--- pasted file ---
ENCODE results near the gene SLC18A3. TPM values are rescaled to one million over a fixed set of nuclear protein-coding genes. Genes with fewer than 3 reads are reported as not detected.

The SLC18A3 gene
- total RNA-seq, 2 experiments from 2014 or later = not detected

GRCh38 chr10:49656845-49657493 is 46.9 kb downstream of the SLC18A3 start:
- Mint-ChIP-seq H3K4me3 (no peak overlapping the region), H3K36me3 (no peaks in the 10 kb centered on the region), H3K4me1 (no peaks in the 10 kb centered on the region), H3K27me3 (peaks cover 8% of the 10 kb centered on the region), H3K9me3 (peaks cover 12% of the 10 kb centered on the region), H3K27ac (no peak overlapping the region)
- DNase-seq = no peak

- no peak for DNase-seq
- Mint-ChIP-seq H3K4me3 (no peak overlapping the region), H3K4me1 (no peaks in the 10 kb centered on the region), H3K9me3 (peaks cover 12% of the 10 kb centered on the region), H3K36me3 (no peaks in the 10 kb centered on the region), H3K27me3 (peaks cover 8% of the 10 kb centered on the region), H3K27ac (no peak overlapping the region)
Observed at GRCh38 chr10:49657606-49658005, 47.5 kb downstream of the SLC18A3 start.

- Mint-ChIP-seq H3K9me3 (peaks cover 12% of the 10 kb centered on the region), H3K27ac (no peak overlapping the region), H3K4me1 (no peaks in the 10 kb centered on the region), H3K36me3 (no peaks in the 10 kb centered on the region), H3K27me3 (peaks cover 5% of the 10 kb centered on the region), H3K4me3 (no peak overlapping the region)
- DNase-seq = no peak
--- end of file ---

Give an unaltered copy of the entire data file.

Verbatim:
ENCODE results near the gene SLC18A3. TPM values are rescaled to one million over a fixed set of nuclear protein-coding genes. Genes with fewer than 3 reads are reported as not detected.

The SLC18A3 gene
- total RNA-seq, 2 experiments from 2014 or later = not detected

GRCh38 chr10:49656845-49657493 is 46.9 kb downstream of the SLC18A3 start:
- Mint-ChIP-seq H3K4me3 (no peak overlapping the region), H3K36me3 (no peaks in the 10 kb centered on the region), H3K4me1 (no peaks in the 10 kb centered on the region), H3K27me3 (peaks cover 8% of the 10 kb centered on the region), H3K9me3 (peaks cover 12% of the 10 kb centered on the region), H3K27ac (no peak overlapping the region)
- DNase-seq = no peak

- no peak for DNase-seq
- Mint-ChIP-seq H3K4me3 (no peak overlapping the region), H3K4me1 (no peaks in the 10 kb centered on the region), H3K9me3 (peaks cover 12% of the 10 kb centered on the region), H3K36me3 (no peaks in the 10 kb centered on the region), H3K27me3 (peaks cover 8% of the 10 kb centered on the region), H3K27ac (no peak overlapping the region)
Observed at GRCh38 chr10:49657606-49658005, 47.5 kb downstream of the SLC18A3 start.

- Mint-ChIP-seq H3K9me3 (peaks cover 12% of the 10 kb centered on the region), H3K27ac (no peak overlapping the region), H3K4me1 (no peaks in the 10 kb centered on the region), H3K36me3 (no peaks in the 10 kb centered on the region), H3K27me3 (peaks cover 5% of the 10 kb centered on the region), H3K4me3 (no peak overlapping the region)
- DNase-seq = no peak